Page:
Close to the end of Ping Chong and Company’s delightful Alaxsxa / Alaska, two of the deviser-performers — Gary Upay’aq Beaver and Ryan Conarro — reminisce. Seated on stools, they address each other in the clear, instructive, penetrating voice that serves as the show’s kind but didactic tone. “Do you remember when we first met?” Of course they do: It was in a school gym, in Alaska, in the tiny town of Kasigluk — a place in the far north with 560 residents and no roads out. Beaver, born and raised there, was dancing for the students; Conarro was a teaching artist, a white transplant from “down south.” And since the show starts and closes with two of Beaver’s yuraq performances — one masked, one set to a skin drum — we understand why Conarro fell completely under his spell.
Co-creator Chong and the team’s Alaxsxa / Alaska is a multimedia, interdisciplinary portrait of a place: It uses puppets (a beautiful many-jointed fox), projections (documentary shots intermixed with heaving waves), interviews with locals, and short comic scenes to shape a kind of impressionist primer for Alaska. Between short “confessionals” by Beaver and Conarro, their antic collaborator Justin Perkins becomes a mad professor, lecturing us on the area’s history: contact with Russians in the eighteenth century, the sea otter pelt trade, nuclear bomb tests, oil spills. All three perform in a super-broad style, a blend of the high spirits of vaudeville and the clarity of children’s theater, even when their stories clearly enrage them. Kasigluk is falling into the river, and there’s a real and present danger that neglect will let the place, the people, and their traditions all go into the water together.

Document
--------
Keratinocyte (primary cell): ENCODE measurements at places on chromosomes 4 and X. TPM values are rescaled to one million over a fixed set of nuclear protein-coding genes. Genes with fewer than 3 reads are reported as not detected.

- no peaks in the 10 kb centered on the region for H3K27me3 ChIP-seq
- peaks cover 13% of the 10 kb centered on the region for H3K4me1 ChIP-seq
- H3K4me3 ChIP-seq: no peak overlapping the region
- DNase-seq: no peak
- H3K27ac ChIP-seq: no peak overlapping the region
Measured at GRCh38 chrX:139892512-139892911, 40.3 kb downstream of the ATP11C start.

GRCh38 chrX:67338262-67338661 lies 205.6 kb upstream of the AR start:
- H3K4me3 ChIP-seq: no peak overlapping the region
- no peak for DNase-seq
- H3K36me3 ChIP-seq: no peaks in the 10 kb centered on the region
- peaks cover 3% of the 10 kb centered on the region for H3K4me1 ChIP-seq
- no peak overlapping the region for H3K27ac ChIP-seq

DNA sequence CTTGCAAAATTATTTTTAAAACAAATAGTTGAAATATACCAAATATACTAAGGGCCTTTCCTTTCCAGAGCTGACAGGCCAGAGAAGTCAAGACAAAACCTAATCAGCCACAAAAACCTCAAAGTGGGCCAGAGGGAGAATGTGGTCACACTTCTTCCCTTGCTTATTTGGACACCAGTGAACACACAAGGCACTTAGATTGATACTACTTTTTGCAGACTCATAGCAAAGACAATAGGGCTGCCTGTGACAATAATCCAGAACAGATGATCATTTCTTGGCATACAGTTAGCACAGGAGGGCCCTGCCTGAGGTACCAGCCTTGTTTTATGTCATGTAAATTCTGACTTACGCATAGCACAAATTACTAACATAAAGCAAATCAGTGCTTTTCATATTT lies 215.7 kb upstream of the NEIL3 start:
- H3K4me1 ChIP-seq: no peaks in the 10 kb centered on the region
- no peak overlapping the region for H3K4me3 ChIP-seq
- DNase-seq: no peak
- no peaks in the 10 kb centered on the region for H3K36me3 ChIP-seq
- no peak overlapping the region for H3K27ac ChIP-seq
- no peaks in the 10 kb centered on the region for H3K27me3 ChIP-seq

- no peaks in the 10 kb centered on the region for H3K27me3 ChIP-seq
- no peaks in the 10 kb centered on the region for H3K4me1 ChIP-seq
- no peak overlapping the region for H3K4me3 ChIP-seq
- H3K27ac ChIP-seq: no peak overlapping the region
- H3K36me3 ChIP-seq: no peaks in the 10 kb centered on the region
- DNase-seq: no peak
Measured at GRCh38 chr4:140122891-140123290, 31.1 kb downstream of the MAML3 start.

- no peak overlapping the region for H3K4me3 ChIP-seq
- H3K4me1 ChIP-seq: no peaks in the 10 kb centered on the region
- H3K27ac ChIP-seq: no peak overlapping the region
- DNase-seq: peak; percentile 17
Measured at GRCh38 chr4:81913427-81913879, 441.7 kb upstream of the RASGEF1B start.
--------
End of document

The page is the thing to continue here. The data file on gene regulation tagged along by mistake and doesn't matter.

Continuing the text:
There’s a slight nod-along quality here — quick references to Syrian refugees, for instance, make the audience hum in comfortable agreement. But Beaver’s charisma and charm blast through all that. The two moments when the production simply turns to him are unforgettable. At the top of the show, in low blue light, he dances, singing in Yup’ik. The projections tell us what he’s saying — “Someone is coming! Someone is coming!” Oh, we realize. Someone is here.
This article from the Village Voice Archive was posted on October 24, 2017